Photo Credit: Klamath Salmon Media Collaborative


Dam removal on the Klamath River is right around the corner. Dam removal will reconnect stretches of the Klamath Basin that have been disrupted for anadromous fish migrations since dam construction began in the early 20th century. Dam removal is slated to begin in 2023. When that project is complete, salmon, steelhead, and lamprey will have unfettered access to large portions of the river for the first time in a century. This is excellent news for Klamath Basin communities and the species of animals that play such important roles in the ecosystems of the Basin.

Dam removal is an essential step towards improving the ecological health of the Klamath River. While there is a lot of focus on restoring river reaches upstream of the dams that will now host salmon for the first time in a century, we cannot lose sight of the need to improve habitat and flow conditions in key tributaries downstream. A prime example is the Scott River sub-basin.

Located entirely in Siskiyou County, the 58-mile-long tributary meets the Klamath about 150 river miles from the Pacific Ocean and 50 miles downstream of Iron Gate dam. The Scott hosts native runs of Chinook, Pacific lamprey, steelhead, and Coho salmon. The Scott is particularly important for ESA listed Coho salmon. Fisheries biologists believe the majority of Klamath Coho left alive use the Scott at some point in their lifecycle.

The Scott River has been dramatically altered by various resource management projects over the last 100 years. Its waters support agricultural irrigation needs throughout the Scott Valley. The same thing that makes it valuable for agricultural producers is the same reason it’s so valuable to Klamath basin fisheries – large stores of cold groundwater that interconnect with surface flows.

Because the water rights adjudication for the Scott Valley failed to include most of the groundwater use, there has been very little in the way of regulation for groundwater users. This leads to dewatering of the river in dry years with little regulatory oversight.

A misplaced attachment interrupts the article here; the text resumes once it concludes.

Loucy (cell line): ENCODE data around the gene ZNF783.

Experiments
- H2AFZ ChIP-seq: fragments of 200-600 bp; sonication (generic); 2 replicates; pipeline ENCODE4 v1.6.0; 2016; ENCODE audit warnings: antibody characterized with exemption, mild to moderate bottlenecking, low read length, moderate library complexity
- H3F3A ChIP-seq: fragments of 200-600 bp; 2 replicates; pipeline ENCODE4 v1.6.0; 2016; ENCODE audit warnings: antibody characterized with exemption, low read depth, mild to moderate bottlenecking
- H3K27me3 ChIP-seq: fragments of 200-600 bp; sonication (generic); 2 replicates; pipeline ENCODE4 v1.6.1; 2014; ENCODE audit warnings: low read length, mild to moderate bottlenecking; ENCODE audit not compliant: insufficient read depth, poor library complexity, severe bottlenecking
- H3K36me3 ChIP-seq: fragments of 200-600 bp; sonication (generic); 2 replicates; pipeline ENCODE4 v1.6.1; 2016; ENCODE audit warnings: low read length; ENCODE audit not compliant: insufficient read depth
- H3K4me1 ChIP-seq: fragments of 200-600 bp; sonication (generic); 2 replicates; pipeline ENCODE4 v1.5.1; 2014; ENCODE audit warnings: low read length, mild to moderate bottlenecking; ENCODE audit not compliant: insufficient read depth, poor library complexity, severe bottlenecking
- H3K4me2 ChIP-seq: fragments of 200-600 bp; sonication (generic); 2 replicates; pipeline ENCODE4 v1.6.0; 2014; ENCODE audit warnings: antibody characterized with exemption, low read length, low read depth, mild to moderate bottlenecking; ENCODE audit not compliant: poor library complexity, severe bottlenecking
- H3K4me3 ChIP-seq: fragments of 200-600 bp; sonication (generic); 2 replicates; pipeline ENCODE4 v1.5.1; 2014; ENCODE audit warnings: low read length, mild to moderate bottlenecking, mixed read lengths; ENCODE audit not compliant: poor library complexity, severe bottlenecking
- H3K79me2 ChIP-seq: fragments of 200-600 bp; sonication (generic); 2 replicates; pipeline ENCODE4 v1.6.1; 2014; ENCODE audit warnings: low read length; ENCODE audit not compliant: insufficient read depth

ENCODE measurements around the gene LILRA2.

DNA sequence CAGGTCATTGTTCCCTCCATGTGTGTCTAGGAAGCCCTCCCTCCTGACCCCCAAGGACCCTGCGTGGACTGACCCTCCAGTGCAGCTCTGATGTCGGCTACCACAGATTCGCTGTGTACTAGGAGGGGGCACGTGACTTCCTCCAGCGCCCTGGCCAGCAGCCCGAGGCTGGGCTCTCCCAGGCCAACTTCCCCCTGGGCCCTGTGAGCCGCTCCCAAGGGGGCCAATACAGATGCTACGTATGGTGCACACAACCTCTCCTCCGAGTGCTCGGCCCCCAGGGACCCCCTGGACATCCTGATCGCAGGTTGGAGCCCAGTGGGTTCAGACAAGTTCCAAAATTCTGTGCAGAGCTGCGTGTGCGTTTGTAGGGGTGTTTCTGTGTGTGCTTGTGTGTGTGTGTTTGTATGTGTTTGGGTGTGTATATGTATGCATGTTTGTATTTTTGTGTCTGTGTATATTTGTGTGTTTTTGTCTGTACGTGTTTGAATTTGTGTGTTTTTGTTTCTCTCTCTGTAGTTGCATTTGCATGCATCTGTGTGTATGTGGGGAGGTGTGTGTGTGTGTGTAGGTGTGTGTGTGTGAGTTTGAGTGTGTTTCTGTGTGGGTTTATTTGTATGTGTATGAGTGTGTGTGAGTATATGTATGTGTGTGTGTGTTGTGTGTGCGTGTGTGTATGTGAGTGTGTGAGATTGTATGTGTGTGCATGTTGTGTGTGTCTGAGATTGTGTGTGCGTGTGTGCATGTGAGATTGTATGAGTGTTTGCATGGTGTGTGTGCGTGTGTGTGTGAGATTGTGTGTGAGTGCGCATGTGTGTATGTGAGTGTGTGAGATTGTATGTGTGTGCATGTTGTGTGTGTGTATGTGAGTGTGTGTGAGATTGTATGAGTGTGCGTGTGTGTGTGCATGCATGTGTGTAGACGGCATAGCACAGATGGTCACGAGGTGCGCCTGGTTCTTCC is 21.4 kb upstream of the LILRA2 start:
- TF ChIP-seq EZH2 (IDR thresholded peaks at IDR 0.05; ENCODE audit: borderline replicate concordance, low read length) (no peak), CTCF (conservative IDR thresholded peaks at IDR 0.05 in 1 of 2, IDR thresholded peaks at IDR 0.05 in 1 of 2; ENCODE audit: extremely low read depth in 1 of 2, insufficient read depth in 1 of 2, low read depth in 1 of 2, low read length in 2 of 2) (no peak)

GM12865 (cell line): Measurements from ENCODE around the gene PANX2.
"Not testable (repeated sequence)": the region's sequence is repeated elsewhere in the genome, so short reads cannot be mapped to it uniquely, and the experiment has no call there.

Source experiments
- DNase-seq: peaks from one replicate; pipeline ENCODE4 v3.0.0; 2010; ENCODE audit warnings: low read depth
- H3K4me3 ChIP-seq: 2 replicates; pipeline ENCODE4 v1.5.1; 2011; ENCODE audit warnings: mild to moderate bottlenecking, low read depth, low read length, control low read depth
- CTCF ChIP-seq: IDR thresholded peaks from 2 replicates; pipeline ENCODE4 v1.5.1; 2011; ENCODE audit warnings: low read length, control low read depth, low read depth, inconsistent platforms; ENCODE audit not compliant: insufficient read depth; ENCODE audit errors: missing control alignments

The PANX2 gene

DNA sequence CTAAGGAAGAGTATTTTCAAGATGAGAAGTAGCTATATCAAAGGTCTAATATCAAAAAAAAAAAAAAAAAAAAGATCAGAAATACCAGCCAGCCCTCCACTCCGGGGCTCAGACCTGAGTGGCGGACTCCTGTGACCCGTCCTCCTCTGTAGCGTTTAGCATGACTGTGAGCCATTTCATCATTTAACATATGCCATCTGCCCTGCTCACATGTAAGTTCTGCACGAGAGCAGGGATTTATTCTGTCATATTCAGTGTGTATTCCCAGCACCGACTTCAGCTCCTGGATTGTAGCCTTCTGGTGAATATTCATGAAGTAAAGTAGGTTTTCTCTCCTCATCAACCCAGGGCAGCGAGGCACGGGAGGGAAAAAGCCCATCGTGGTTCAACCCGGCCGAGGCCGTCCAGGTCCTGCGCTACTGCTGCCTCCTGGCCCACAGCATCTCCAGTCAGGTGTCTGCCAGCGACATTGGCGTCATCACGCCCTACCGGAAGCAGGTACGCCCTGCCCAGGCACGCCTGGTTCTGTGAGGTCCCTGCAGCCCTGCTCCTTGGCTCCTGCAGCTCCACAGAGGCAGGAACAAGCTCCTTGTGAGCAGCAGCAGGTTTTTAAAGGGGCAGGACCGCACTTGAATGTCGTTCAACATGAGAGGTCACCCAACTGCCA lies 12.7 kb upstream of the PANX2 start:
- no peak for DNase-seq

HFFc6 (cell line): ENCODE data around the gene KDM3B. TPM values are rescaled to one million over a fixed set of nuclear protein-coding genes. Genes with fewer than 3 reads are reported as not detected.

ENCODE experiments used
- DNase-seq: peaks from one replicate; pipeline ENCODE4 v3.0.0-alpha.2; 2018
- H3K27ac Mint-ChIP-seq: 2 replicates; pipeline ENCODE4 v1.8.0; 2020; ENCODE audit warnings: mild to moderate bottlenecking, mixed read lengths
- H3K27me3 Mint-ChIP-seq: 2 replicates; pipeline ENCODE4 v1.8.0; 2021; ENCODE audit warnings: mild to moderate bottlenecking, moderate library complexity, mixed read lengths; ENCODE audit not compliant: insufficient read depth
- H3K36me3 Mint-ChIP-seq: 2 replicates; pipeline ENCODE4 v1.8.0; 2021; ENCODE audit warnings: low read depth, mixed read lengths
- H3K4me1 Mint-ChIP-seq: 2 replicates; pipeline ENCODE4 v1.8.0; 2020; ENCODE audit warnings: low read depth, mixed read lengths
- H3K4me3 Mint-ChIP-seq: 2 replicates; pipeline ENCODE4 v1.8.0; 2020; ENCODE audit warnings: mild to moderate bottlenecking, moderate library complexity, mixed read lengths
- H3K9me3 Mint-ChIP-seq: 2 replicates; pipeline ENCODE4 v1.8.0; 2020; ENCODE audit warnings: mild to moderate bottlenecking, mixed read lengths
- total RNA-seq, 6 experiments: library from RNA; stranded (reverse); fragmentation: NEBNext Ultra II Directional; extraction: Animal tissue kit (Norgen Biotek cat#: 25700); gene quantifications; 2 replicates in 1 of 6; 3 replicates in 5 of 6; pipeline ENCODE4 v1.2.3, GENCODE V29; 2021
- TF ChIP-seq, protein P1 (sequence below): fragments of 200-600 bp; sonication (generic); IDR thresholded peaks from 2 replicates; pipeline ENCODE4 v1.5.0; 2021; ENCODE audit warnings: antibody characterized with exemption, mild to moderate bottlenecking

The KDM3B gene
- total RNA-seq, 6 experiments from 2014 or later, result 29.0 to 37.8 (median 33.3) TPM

Last year, with drought bearing down on Northern California, Governor Newsom declared a drought emergency. This gives the State Water Board the authority to curtail water use in the Scott Basin. As the drought drags on, so do these curtailment orders that restrict water use unless specified stream flows are met.

Additionally, California’s Sustainable Groundwater Management Act (SGMA) requires authorities in the Scott Basin to develop a groundwater management plan. The goal of SGMA is to prevent over pumping of California’s precious groundwater stores. Information on this process can be found at Siskiyou County’s website.

While the riddle of Scott River water management is far from solved, efforts are being made to manage water to allow for agricultural users to remain while ensuring the Scott can continue to play a fundamental role in Klamath Basin fisheries production.

The Scott River Watershed Council is an excellent resource for those interested in learning more about the Scott River watershed and engaging in productive conversations about how to support the human and animal communities that rely on it. Last week the Council held their annual Scott Watershed Informational Forum which serves as an opportunity for those interested in sharing information about issues related to the watershed. The Council publishes informative reports on various environmental topics related to the watershed and organizes outreach and educational projects to inform the public about conditions on the river.

Next week’s blog will focus on the Shasta River’s need for evolving water management agreements that take into account that watershed’s specific hydrological qualities.